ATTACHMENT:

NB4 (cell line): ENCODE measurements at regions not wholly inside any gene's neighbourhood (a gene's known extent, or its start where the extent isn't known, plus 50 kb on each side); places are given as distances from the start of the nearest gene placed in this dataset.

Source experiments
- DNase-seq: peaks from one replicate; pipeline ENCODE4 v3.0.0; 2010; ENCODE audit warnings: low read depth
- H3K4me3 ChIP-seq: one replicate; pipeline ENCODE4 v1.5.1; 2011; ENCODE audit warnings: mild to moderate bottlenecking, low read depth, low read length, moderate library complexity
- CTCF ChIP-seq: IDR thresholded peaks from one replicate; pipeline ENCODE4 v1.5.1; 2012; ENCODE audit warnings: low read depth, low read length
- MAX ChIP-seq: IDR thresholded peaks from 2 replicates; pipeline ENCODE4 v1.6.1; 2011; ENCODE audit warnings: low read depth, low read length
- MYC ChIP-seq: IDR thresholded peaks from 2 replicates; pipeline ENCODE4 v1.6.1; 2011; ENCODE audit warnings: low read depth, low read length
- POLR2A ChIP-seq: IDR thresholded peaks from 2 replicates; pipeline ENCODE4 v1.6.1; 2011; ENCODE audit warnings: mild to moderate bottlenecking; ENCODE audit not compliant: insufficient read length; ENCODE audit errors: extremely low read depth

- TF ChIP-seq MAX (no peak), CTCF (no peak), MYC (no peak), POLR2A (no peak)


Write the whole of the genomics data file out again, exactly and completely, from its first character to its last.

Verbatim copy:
NB4 (cell line): ENCODE measurements at regions not wholly inside any gene's neighbourhood (a gene's known extent, or its start where the extent isn't known, plus 50 kb on each side); places are given as distances from the start of the nearest gene placed in this dataset.

Source experiments
- DNase-seq: peaks from one replicate; pipeline ENCODE4 v3.0.0; 2010; ENCODE audit warnings: low read depth
- H3K4me3 ChIP-seq: one replicate; pipeline ENCODE4 v1.5.1; 2011; ENCODE audit warnings: mild to moderate bottlenecking, low read depth, low read length, moderate library complexity
- CTCF ChIP-seq: IDR thresholded peaks from one replicate; pipeline ENCODE4 v1.5.1; 2012; ENCODE audit warnings: low read depth, low read length
- MAX ChIP-seq: IDR thresholded peaks from 2 replicates; pipeline ENCODE4 v1.6.1; 2011; ENCODE audit warnings: low read depth, low read length
- MYC ChIP-seq: IDR thresholded peaks from 2 replicates; pipeline ENCODE4 v1.6.1; 2011; ENCODE audit warnings: low read depth, low read length
- POLR2A ChIP-seq: IDR thresholded peaks from 2 replicates; pipeline ENCODE4 v1.6.1; 2011; ENCODE audit warnings: mild to moderate bottlenecking; ENCODE audit not compliant: insufficient read length; ENCODE audit errors: extremely low read depth

- TF ChIP-seq MAX (no peak), CTCF (no peak), MYC (no peak), POLR2A (no peak)